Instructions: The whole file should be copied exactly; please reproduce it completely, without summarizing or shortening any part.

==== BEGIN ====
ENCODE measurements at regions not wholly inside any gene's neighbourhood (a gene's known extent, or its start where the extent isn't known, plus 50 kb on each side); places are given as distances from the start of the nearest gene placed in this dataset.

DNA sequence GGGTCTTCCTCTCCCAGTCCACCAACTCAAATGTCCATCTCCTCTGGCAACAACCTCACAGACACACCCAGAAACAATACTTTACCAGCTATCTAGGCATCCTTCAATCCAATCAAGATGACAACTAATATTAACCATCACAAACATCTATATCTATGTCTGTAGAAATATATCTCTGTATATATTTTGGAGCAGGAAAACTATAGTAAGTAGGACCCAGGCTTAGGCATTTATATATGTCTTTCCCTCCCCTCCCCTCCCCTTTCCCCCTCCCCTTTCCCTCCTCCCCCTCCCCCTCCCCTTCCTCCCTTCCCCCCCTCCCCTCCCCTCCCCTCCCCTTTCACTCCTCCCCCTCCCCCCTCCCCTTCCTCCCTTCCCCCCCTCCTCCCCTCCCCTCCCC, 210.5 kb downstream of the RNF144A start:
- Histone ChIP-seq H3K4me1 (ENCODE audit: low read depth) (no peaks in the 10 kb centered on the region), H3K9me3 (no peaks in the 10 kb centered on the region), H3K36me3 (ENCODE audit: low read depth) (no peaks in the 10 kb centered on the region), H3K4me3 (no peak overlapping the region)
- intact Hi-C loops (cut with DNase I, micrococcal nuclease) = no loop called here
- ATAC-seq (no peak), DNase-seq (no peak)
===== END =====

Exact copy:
ENCODE measurements at regions not wholly inside any gene's neighbourhood (a gene's known extent, or its start where the extent isn't known, plus 50 kb on each side); places are given as distances from the start of the nearest gene placed in this dataset.

DNA sequence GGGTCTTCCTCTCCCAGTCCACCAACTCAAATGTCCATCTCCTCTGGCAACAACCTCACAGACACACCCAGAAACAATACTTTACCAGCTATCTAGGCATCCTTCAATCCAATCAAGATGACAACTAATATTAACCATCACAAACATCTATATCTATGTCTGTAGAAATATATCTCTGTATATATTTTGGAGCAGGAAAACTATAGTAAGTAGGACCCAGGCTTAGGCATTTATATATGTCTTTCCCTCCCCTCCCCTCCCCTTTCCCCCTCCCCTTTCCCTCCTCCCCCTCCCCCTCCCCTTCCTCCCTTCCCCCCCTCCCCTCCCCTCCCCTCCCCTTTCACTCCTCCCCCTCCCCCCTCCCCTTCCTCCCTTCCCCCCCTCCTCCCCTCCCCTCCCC, 210.5 kb downstream of the RNF144A start:
- Histone ChIP-seq H3K4me1 (ENCODE audit: low read depth) (no peaks in the 10 kb centered on the region), H3K9me3 (no peaks in the 10 kb centered on the region), H3K36me3 (ENCODE audit: low read depth) (no peaks in the 10 kb centered on the region), H3K4me3 (no peak overlapping the region)
- intact Hi-C loops (cut with DNase I, micrococcal nuclease) = no loop called here
- ATAC-seq (no peak), DNase-seq (no peak)